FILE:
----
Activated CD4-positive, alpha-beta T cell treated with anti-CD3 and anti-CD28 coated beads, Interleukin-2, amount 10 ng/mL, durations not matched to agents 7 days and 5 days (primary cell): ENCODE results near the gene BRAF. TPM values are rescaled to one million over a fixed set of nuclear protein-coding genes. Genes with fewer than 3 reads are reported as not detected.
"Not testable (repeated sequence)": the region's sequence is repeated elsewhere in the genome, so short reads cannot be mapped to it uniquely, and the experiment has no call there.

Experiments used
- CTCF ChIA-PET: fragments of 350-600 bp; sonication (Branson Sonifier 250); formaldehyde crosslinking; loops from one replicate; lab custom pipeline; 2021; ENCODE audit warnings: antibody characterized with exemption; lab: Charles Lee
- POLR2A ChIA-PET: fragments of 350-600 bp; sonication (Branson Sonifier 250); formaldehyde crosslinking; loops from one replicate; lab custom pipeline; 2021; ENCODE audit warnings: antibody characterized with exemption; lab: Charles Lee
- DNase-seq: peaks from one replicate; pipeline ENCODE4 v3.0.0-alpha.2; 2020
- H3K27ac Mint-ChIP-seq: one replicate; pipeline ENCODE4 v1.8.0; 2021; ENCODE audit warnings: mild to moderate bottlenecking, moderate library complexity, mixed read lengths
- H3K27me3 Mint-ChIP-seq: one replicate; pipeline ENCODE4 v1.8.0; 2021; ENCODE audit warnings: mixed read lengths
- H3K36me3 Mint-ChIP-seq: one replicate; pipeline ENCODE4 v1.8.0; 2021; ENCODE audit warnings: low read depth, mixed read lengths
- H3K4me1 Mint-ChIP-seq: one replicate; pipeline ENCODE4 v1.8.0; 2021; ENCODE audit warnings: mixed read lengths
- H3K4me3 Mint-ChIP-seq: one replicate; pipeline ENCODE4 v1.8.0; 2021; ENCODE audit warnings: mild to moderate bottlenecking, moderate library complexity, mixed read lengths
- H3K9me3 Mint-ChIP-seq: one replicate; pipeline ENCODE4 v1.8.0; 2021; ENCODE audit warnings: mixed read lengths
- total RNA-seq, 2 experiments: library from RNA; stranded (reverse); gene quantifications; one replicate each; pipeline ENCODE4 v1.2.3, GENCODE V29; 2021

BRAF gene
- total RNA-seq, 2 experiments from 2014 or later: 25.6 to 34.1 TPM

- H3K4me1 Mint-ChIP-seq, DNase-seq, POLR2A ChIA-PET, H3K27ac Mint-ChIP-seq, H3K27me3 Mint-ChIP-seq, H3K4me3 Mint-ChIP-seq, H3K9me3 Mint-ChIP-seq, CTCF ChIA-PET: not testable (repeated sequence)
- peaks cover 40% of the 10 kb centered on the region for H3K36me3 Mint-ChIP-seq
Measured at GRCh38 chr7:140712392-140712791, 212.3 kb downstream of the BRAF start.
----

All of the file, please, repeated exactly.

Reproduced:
Activated CD4-positive, alpha-beta T cell treated with anti-CD3 and anti-CD28 coated beads, Interleukin-2, amount 10 ng/mL, durations not matched to agents 7 days and 5 days (primary cell): ENCODE results near the gene BRAF. TPM values are rescaled to one million over a fixed set of nuclear protein-coding genes. Genes with fewer than 3 reads are reported as not detected.
"Not testable (repeated sequence)": the region's sequence is repeated elsewhere in the genome, so short reads cannot be mapped to it uniquely, and the experiment has no call there.

Experiments used
- CTCF ChIA-PET: fragments of 350-600 bp; sonication (Branson Sonifier 250); formaldehyde crosslinking; loops from one replicate; lab custom pipeline; 2021; ENCODE audit warnings: antibody characterized with exemption; lab: Charles Lee
- POLR2A ChIA-PET: fragments of 350-600 bp; sonication (Branson Sonifier 250); formaldehyde crosslinking; loops from one replicate; lab custom pipeline; 2021; ENCODE audit warnings: antibody characterized with exemption; lab: Charles Lee
- DNase-seq: peaks from one replicate; pipeline ENCODE4 v3.0.0-alpha.2; 2020
- H3K27ac Mint-ChIP-seq: one replicate; pipeline ENCODE4 v1.8.0; 2021; ENCODE audit warnings: mild to moderate bottlenecking, moderate library complexity, mixed read lengths
- H3K27me3 Mint-ChIP-seq: one replicate; pipeline ENCODE4 v1.8.0; 2021; ENCODE audit warnings: mixed read lengths
- H3K36me3 Mint-ChIP-seq: one replicate; pipeline ENCODE4 v1.8.0; 2021; ENCODE audit warnings: low read depth, mixed read lengths
- H3K4me1 Mint-ChIP-seq: one replicate; pipeline ENCODE4 v1.8.0; 2021; ENCODE audit warnings: mixed read lengths
- H3K4me3 Mint-ChIP-seq: one replicate; pipeline ENCODE4 v1.8.0; 2021; ENCODE audit warnings: mild to moderate bottlenecking, moderate library complexity, mixed read lengths
- H3K9me3 Mint-ChIP-seq: one replicate; pipeline ENCODE4 v1.8.0; 2021; ENCODE audit warnings: mixed read lengths
- total RNA-seq, 2 experiments: library from RNA; stranded (reverse); gene quantifications; one replicate each; pipeline ENCODE4 v1.2.3, GENCODE V29; 2021

BRAF gene
- total RNA-seq, 2 experiments from 2014 or later: 25.6 to 34.1 TPM

- H3K4me1 Mint-ChIP-seq, DNase-seq, POLR2A ChIA-PET, H3K27ac Mint-ChIP-seq, H3K27me3 Mint-ChIP-seq, H3K4me3 Mint-ChIP-seq, H3K9me3 Mint-ChIP-seq, CTCF ChIA-PET: not testable (repeated sequence)
- peaks cover 40% of the 10 kb centered on the region for H3K36me3 Mint-ChIP-seq
Measured at GRCh38 chr7:140712392-140712791, 212.3 kb downstream of the BRAF start.